By virtue of the above-mentioned configuration, by means of the pin moving within the first slit provided in the base portion of the movable plate, the rotation of the motor is converted to a rectilinear, reciprocative motion of the movable plate. A distal end of the pulling arm of the movable plate, which reciprocatively moves, has an output-member-attaching portion in alignment with the axis of reciprocative motion and to which an output member (wire or rod, not shown) is attached. The other end of the output member (not shown) is coupled with an external load, such as a simplified seat-unlocking device. The output member drives the external load in a pulling direction or a pushing direction.

FIG. 7 is a view for explaining actions of the movable plate. An offset of the centerline of the pulling arm of the movable plate (offset of the second slit positionally coinciding with the centerline) from the center of rotation of the helical gear C (last-stage gear) is indicated as “offset A” in FIG. 7. The illustrated rectilinear-motion actuator has such a structure that the common rotary shaft of the helical gears A and B (thus, the second slit) is located on the offset axis, so that the rotary shaft can extend through the second slit. The offset of the centerline enables utilization of force at the weakest-pulling-force position for conversion to a rectilinear, reciprocative motion with involvement of little loss.

FIG. 7 shows three positions of the pin provided on the helical gear C during rotation of the helical gear C; namely, a starting position/end position, an intermediate position, and a farthest position of movement. As shown in FIG. 8, during a single clockwise rotation of the helical gear C from the starting position, the pin pulls the movable plate during travel from the starting position to the farthest position of movement and pushes the movable plate during travel from the farthest position of movement to the end position. FIG. 8 shows output characteristics of the rectilinear-motion actuator. In FIG. 8, the broken line represents a drive force of the motor; the dash-dot line represents a reaction force of the spring; and the solid line represents a resultant force of the drive force and the reaction force. In the course of pulling movement, the sum of a drive force of the motor and a spring force associated with extension of the spring in a compressed state is exerted on the movable plate as a resultant force. By contrast, in the course of pushing movement, the movable plate compresses the spring; thus, a force obtained by subtracting a spring force from the drive force of the motor is exerted on the movable plate as a resultant force. In both pulling movement and pushing movement, as shown in FIG. 8, the drive force assumes a minimum value at the respective intermediate positions.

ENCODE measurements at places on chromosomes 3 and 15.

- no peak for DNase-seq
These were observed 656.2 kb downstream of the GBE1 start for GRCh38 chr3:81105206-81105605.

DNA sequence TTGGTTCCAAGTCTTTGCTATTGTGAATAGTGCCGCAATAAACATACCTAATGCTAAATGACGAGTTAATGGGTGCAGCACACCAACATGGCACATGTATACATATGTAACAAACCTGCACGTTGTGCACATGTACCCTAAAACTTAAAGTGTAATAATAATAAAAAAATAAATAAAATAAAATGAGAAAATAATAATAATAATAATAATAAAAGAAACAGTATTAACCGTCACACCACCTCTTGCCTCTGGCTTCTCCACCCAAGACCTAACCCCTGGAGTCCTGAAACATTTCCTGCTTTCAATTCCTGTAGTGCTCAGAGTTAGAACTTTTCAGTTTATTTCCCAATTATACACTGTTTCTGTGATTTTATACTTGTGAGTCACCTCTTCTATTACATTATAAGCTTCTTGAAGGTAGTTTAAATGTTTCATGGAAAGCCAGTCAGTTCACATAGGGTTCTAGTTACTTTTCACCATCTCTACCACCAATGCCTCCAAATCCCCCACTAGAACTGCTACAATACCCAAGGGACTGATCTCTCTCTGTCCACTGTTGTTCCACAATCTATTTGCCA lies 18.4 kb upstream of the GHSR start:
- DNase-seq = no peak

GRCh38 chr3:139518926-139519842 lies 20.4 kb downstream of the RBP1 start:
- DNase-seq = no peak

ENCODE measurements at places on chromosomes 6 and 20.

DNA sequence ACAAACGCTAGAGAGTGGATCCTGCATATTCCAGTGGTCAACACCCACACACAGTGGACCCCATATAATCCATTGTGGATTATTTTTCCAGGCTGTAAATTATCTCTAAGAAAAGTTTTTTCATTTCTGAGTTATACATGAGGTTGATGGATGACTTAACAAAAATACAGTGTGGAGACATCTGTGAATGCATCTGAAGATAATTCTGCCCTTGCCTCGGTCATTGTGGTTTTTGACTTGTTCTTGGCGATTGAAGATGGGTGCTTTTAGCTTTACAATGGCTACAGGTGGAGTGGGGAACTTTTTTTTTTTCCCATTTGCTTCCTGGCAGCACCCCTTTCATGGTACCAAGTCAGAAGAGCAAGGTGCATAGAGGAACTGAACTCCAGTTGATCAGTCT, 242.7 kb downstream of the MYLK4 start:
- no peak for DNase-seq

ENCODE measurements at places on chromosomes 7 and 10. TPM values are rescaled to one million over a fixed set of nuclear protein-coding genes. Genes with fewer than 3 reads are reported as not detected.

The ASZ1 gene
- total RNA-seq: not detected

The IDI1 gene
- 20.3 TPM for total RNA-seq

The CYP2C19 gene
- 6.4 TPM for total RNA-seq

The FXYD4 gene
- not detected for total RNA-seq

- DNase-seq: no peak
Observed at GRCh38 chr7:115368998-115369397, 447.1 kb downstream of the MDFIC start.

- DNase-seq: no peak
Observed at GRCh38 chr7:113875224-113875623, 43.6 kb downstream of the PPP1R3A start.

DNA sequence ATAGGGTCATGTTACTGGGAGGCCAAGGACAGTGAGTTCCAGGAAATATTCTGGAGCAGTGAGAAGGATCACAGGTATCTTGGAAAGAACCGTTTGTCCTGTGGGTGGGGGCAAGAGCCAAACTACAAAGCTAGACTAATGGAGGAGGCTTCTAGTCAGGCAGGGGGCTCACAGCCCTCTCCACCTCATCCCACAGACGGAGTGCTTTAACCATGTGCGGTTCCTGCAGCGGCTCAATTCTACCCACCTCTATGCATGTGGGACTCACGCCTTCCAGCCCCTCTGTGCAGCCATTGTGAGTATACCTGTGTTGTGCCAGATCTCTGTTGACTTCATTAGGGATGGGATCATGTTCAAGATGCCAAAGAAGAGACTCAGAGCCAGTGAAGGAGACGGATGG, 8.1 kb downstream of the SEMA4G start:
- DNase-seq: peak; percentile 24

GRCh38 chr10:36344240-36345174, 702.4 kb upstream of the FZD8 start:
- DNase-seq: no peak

As shown in FIG. 7, the position of the second slit (the centerline of the pulling arm) is set close, with respect to a direction orthogonal to the motor shaft, to the pin which is positioned at the intermediate position during pulling drive. When the pin pulls the movable plate at a position distant from the centerline of the pulling arm (from the axis of reciprocative motion) with respect to the direction orthogonal to the motor shaft, a drive force is divided to the direction of reciprocative motion and the direction orthogonal to the motor shaft; thus, efficiency in utilization of the drive force drops. However, according to the illustrated configuration, the centerline of the pulling arm is set close, with respect to the direction orthogonal to the motor shaft, to the pin positioned at the intermediate position, at which pulling force assumes a minimum value. By virtue of this, a drop in pulling drive force at the intermediate position can be reduced. By contrast, when the pin is positioned at the other intermediate position past the farthest position of movement and exerts pushing force on the movable plate, the pin is distant from the centerline of the pulling arm; thus, because of increase in loss, the pushing drive force decreases further. However, usually, the rectilinear-motion actuator of this type actuates a load, such as a seat-unlocking device, when the pin is positioned at or immediately before the farthest position of movement; subsequently, the actuator is under no load in the course of the pin returning to the end position. Therefore, a drop in pushing drive force raises no problem, but rather, the pushing drive force must be far more lowered. In order to far more lower the pushing drive force, the coil spring is provided.

The rectilinear-motion actuator of the present invention can be configured such that a rod is used as the output member so as to drive an external load by pushing. However, for example, in the case where the rectilinear-motion actuator is configured to drive a simplified seat-unlocking device, which serves as an external load, by pulling by use of a wire, a coil spring is assembled into the actuator in such a manner as to exert spring force on the movable plate in a direction along which the movable plate pulls the external load. This enables enhancement of pulling force by means of a resilient force of the coil spring without need to change motor specifications. Increase of pulling force can lower load current. As soon as the movable plate passes the farthest position of movement and enters a return movement, the movable plate begins to compress the coil spring. Thus, the return movement is decelerated, whereby noise is reduced.